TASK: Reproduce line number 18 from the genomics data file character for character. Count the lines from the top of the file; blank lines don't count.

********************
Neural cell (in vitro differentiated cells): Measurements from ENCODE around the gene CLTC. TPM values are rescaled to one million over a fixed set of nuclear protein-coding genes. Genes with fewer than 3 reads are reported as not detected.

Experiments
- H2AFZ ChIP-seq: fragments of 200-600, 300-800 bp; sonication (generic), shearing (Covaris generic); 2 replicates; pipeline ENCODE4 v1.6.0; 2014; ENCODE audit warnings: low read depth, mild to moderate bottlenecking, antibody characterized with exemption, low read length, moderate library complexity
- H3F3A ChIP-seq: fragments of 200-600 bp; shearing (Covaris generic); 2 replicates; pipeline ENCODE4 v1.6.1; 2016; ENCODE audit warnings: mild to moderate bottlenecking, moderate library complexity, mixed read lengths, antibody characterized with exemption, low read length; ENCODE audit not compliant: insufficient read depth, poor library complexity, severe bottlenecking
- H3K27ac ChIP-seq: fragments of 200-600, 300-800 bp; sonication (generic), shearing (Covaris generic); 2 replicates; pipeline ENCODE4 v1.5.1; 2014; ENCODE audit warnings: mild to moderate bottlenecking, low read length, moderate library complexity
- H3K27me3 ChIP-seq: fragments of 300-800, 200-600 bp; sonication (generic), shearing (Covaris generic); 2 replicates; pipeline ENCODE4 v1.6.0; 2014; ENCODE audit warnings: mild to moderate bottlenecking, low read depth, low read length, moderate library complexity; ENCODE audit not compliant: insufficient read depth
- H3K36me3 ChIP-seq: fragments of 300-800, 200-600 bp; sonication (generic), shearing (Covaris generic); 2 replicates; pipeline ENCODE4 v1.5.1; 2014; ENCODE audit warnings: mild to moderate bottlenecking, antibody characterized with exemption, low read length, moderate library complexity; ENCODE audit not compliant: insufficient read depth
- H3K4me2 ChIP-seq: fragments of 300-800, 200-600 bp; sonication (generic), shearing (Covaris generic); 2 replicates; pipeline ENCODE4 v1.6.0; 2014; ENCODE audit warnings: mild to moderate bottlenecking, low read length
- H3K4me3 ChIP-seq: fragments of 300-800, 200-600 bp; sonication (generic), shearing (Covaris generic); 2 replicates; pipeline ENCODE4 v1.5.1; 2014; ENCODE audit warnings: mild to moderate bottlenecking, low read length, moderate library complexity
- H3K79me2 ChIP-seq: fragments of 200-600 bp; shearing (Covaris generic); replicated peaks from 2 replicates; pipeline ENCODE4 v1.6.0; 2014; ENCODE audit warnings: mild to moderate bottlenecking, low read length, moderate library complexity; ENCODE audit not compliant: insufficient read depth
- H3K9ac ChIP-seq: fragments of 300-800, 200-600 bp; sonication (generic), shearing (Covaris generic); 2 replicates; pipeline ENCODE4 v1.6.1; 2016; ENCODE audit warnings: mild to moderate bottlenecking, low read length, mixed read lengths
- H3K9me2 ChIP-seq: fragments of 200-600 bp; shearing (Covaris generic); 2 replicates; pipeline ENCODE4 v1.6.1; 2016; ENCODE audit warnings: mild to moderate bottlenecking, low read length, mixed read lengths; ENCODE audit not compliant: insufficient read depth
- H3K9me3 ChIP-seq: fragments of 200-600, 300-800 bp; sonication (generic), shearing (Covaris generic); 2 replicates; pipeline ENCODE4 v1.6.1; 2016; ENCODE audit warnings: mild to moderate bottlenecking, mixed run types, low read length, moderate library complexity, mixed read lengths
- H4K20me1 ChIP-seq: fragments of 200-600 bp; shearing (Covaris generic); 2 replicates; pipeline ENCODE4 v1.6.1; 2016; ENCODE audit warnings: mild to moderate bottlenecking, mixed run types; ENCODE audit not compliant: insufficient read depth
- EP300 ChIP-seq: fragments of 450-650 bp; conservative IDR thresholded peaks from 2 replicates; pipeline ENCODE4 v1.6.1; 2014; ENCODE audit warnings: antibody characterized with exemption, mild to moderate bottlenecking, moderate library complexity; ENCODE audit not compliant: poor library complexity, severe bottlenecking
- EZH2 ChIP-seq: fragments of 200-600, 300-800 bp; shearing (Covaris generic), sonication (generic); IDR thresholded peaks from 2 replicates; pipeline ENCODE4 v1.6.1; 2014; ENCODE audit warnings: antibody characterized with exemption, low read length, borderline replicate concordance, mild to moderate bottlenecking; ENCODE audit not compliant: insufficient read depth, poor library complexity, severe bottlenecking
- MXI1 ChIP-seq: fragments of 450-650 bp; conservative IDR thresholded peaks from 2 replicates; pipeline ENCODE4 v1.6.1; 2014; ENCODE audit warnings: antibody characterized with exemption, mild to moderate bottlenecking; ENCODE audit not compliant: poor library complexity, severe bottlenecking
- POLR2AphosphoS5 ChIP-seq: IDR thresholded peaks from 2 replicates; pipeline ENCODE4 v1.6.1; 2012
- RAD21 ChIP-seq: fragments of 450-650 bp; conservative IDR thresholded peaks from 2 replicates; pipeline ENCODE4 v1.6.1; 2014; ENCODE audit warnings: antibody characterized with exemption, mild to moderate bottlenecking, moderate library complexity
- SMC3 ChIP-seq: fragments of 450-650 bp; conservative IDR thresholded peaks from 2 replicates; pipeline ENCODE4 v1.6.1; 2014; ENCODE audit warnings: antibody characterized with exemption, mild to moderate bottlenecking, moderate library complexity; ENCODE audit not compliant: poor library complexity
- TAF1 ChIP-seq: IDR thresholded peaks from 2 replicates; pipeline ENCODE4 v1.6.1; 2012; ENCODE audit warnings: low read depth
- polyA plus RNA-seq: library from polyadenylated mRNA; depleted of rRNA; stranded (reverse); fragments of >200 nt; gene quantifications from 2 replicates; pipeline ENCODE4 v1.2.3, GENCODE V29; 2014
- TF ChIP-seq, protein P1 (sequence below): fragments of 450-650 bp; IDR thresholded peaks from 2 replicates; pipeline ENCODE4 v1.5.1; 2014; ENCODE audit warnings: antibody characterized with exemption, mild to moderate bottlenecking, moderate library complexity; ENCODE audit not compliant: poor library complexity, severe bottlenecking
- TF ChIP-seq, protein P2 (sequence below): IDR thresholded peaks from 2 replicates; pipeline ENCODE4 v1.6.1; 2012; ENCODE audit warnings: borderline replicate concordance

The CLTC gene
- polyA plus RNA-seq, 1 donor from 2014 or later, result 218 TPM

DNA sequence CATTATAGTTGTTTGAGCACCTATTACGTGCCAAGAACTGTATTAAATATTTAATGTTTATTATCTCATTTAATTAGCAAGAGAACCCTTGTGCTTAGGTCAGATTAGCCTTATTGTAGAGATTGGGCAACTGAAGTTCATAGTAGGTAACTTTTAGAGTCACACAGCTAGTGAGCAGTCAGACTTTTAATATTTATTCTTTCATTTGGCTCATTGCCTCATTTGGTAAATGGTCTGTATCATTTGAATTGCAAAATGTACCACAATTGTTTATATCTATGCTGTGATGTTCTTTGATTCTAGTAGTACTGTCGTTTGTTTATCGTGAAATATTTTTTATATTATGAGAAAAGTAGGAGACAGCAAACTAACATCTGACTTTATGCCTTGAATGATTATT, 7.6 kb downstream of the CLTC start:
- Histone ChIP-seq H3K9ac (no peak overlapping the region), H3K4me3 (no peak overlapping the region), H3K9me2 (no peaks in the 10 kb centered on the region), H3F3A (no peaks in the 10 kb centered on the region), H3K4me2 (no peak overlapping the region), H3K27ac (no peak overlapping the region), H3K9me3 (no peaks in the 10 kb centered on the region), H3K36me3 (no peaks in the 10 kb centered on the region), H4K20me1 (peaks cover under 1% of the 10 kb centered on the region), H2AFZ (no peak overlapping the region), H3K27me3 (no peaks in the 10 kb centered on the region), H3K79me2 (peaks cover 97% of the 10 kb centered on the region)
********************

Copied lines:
- POLR2AphosphoS5 ChIP-seq: IDR thresholded peaks from 2 replicates; pipeline ENCODE4 v1.6.1; 2012